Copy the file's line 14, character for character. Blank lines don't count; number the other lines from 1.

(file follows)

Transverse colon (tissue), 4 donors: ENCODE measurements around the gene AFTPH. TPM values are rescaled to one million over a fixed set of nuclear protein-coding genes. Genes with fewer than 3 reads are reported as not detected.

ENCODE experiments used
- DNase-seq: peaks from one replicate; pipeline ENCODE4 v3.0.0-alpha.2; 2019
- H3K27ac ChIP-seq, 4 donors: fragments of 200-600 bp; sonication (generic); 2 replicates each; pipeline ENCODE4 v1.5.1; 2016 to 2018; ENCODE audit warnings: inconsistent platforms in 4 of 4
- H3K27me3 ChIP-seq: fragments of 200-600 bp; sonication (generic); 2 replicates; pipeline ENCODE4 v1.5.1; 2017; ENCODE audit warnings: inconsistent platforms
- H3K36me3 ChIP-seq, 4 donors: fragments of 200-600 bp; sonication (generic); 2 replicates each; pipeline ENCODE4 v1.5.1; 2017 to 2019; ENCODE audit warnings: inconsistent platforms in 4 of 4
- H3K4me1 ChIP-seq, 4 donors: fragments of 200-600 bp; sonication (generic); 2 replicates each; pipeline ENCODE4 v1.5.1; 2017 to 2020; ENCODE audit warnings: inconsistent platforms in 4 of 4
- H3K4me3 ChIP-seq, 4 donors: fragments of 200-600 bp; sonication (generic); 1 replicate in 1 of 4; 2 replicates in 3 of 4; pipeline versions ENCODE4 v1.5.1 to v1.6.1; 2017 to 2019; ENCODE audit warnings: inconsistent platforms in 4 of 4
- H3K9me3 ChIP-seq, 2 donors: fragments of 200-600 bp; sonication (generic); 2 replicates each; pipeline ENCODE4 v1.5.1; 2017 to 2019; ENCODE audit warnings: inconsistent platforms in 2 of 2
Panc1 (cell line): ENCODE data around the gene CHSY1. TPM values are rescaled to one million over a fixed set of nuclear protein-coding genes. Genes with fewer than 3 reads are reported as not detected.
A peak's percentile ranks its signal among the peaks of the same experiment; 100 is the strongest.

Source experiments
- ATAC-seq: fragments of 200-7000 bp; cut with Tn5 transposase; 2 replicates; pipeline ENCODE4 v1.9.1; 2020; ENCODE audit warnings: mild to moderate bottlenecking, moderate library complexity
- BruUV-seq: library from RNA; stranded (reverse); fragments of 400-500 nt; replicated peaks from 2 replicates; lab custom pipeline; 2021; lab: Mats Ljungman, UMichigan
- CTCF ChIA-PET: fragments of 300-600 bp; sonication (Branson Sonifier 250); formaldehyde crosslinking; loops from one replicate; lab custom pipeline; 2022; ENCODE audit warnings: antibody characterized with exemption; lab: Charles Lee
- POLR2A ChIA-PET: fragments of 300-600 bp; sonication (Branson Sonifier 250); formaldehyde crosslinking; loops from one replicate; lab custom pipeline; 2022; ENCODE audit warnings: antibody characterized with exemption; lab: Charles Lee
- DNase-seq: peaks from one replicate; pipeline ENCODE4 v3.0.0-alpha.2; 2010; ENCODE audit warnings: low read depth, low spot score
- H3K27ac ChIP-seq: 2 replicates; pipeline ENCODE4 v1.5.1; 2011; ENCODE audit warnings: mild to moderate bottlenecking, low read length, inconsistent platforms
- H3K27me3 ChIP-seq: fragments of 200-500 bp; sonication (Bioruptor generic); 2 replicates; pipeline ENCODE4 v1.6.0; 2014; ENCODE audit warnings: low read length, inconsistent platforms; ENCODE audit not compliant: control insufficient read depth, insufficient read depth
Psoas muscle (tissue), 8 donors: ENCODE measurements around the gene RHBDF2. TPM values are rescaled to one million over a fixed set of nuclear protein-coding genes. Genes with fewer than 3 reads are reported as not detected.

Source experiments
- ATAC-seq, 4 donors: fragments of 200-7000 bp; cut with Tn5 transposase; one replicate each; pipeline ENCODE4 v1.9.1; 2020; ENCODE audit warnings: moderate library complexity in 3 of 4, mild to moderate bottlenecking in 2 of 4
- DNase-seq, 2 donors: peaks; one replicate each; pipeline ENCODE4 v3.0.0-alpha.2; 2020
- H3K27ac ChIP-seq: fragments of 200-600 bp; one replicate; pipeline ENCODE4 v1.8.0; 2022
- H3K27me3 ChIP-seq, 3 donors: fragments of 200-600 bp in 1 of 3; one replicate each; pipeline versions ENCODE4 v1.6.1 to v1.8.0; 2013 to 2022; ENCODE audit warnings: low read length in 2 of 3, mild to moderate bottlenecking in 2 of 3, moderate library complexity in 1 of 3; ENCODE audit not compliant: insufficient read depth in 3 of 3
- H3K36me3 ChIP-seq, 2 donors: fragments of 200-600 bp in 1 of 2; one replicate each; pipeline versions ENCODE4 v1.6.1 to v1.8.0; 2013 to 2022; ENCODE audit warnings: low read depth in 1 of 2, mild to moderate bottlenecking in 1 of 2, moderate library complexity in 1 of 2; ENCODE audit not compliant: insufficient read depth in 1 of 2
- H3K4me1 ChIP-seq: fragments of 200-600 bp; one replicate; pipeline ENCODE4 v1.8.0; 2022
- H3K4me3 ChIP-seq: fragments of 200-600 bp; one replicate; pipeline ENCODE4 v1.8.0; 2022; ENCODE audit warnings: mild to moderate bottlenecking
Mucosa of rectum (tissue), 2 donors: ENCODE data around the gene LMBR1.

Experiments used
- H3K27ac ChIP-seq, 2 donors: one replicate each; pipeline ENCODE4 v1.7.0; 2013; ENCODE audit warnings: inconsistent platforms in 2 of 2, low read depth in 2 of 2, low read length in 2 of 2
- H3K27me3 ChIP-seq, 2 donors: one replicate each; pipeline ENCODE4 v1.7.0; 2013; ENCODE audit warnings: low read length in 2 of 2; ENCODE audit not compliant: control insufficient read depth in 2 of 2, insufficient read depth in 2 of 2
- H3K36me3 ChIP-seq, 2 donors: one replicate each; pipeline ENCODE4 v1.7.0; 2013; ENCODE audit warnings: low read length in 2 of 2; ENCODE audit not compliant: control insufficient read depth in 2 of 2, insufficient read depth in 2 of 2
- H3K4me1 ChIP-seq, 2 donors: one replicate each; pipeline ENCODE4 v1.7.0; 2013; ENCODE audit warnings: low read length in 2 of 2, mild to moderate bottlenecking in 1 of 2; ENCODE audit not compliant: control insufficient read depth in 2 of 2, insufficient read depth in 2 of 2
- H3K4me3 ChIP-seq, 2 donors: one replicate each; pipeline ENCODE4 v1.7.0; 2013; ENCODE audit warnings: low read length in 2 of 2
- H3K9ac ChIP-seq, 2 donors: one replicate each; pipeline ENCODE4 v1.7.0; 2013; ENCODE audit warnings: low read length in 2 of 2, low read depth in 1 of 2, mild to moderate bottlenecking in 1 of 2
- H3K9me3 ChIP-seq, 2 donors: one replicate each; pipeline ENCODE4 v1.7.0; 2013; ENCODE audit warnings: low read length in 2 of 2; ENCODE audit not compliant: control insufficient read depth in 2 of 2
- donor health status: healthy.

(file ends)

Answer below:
- BruUV-seq: library from RNA; stranded (reverse); fragments of 400-500 nt; replicated peaks from 2 replicates; lab custom pipeline; 2021; lab: Mats Ljungman, UMichigan